(Jay Nordlinger, New York Sun, April 15, 2008)

“Stephen Gaertner...was suave and dark as Frank, showing quality throughout a moving ‘Questo amor.’”
(Ronald Blum, Associated Press, April 14, 2008)

“Stephen Gaertner as...Frank displayed an impressive, warm baritone...”
(Robert Levine,

“As Frank...baritone [Stephen] Gaertner sang ‘Questo amor, vergogna mia’...with polish and full feeling...”
(Bruce-Michael Gelbert,

“Stephen Gaertner, a frequent figure in concert operas and a recent Met debutante...was impressive as Fidelia’s manic brother, Frank.”
(John Yohalem,

Tristan und Isolde, Metropolitan Opera, March & November-December 2008

“...Stephen Gaertner como Melot [debería] augurar mayores roles.”
(Eduardo Brandenburger, Ópera Actual, January-February 2009)

“...Stephen Gaertner’s strong baritone impressed in Melot’s brief duties.”
(David Shengold, Gay City News, December 24, 2008)

“...Stephen Gaertner [portrayed] a sinister, but conflicted Melot...”
(Michael Miller, The Berkshire Review for the Arts, December 5, 2008)

“...Stephen Gaertner gave us the most convincing and vocally satisfying performance of the evening as Melot.”
(Raymond Beegle,

“...Stephen Gaertner [was] a sensitive Melot (who acts the character’s understandable confusions).”
(John Yohalem,

“El barítono Stephen Gaertner una vez más dió muestras de total seguridad y de buen rendimiento a cargo de la parte del caballero Melot.”
(Horacio Tomalino,

“...Stephen Gaertner’s dangerous Melot [was a] positive [contribution]...”
(Peter G. Davis,, March 27, 2008)

“Stephen Gaertner was a rich and convincing Melot.”
(Jay Nordlinger, New York Sun, March 12, 2008)

“Having polished baritone Stephen Gaertner play Melot was luxury casting, and one hopes that the Met will soon put his considerable talent to better use.”
(Bruce-Michael Gelbert,

Lucia di Lammermoor, Metropolitan Opera, October 5, 2007

“...Stephen Gaertner, sang the final act, making his house debut at the Met...”
(New York Times, October 8, 2007)

“...baritone Stephen Gaertner [made] his Met debut [as Enrico] with aplomb, rushing onto the scene in time for the third-act Wolf’s Crag scene opposite [Marcello] Giordani.”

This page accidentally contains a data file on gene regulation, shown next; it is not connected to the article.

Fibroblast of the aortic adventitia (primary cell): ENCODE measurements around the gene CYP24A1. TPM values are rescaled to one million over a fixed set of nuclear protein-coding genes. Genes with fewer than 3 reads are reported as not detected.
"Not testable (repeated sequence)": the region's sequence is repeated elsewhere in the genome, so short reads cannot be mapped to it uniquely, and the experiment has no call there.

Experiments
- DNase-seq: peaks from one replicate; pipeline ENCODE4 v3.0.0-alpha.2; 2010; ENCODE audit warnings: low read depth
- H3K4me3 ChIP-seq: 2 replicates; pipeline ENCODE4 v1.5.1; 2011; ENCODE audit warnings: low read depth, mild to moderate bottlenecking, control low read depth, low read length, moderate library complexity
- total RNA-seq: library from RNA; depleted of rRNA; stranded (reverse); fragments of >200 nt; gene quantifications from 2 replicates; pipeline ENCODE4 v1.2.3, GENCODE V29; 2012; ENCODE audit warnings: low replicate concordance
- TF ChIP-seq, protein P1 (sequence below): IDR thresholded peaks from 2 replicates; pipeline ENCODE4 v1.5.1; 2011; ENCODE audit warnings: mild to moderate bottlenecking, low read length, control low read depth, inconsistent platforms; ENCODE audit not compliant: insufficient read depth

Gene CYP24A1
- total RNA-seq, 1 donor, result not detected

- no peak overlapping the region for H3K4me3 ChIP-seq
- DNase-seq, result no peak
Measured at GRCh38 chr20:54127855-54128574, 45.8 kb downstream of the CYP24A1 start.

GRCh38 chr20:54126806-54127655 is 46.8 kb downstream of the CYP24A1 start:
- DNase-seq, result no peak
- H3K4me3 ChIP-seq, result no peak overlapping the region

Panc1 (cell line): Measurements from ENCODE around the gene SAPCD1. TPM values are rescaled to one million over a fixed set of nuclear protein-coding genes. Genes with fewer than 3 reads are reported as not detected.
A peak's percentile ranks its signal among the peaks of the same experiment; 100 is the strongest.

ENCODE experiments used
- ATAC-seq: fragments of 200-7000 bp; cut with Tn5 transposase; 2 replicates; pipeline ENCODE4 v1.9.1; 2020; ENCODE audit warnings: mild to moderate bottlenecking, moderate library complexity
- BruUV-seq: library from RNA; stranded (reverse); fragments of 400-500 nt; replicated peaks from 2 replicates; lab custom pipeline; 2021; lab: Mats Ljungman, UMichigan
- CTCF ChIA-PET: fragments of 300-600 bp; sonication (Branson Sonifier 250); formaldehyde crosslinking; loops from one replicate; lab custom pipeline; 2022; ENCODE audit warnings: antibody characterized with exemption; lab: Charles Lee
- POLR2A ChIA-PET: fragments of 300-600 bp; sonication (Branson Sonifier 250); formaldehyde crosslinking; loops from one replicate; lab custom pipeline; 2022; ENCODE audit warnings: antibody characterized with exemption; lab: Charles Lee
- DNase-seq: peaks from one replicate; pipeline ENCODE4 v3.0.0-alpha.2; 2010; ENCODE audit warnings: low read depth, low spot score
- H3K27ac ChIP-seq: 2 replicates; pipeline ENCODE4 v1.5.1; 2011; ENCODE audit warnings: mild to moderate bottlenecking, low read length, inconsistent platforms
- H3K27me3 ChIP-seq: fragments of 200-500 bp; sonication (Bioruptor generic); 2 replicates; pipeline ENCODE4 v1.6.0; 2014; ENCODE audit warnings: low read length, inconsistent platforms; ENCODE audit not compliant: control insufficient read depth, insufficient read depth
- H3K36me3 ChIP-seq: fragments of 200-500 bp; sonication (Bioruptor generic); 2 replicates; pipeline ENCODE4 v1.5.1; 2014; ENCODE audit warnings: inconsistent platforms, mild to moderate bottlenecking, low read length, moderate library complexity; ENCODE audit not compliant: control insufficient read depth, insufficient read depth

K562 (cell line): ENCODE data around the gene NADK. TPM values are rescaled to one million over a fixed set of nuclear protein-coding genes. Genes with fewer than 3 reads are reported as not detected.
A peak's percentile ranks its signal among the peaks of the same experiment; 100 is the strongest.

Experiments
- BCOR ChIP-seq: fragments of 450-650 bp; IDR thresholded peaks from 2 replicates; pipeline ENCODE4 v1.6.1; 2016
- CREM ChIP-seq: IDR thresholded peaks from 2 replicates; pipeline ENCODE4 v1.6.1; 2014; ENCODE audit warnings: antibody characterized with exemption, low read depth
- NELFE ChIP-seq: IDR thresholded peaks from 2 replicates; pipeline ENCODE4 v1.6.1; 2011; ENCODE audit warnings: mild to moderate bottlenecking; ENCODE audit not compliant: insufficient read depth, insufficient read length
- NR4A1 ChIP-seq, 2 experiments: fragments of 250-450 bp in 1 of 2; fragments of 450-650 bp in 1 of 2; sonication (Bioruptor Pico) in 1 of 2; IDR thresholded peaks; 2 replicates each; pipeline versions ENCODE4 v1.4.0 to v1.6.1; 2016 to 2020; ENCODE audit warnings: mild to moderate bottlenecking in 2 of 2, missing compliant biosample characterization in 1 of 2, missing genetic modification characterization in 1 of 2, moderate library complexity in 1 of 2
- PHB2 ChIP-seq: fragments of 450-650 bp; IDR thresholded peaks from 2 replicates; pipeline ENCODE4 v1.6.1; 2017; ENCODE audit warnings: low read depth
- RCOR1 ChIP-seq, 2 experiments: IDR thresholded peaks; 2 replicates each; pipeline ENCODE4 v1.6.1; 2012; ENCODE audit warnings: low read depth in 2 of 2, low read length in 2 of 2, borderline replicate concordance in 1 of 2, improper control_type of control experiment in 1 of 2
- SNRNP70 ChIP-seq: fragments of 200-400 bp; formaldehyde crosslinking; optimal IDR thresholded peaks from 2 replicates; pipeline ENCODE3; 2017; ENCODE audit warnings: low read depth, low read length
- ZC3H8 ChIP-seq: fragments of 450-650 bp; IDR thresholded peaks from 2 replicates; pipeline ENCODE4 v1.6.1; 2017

(, News Flash, October 6, 2007)

“A cargo de la parte de ‘Lord Enrico’, el barítono polaco Mariusz Kwiecien...[fue] sustituido [en el tercero acto] por el barítono americano Stephen Gaertner quien supo con profesionalismo salvar la situación.”
(Horacio Tomalino,

Dom Sébastien, Opera Orchestra of New York, Carnegie Hall, November 7, 2006

“Stephen Gaertner...distinguished himself as Abayaldos, mustering an impressively projected baritone with high, concentrated placement and declaiming with considerable intensity.”
(David Shengold, Gay City News, November 22, 2006)

“Stephen Gaertner sang Abayaldos with furious determination.”
(Bernard Holland, New York Times, November 9, 2006)

“...Stephen Gaertner...sang with a handsomely focused sound and a dramatic presence as Abayaldos...”
(George Loomis,, November 9, 2006)

“...Stephen Gaertner sang Abayaldos with passion and true Verdi-baritone sheen...”
(Robert Levine,

“[Stephen] Gaertner [was] fiery as Abayaldos...”
(Bruce-Michael Gelbert,

Zazà, Teatro Grattacielo, Alice Tully Hall, November 12, 2005

“The baritone Stephen Gaertner, singing Zazà’s confidant and stage partner Cascart, is a star in the making: his voice is penetrating and firm, his phrasing elegant, his presence striking.”
(Eric Myers, Opera, March 2006)

“...baritone Stephen Gaertner...won a warm ovation for his silky rendition of the score’s best-known aria, ‘Zazà, piccola zingara.’”
(James Jorden, Gay City News, November 24, 2005)

“I was taken with the strong, cultured baritone of Stephen Gaertner as Cascart...”
(Bernard Holland, New York Times, November 14, 2005)

“As...Cascart, baritone Stephen Gaertner lent polished tone to ‘Buona Zazà del mio buon tempo’...and to the best-known aria, ‘Zazà, piccola zingara’, which he made a lyrical outpouring.”
(Bruce-Michael Gelbert,


Verdi: Macbeth

November 2, 4, 7m, 9, 2021

Opéra de Dijon

Il Barone Scarpia

Puccini: Tosca

February 12, 16, 20, 22, 24, 27, March 11, 19, 2022

Sarasota Opera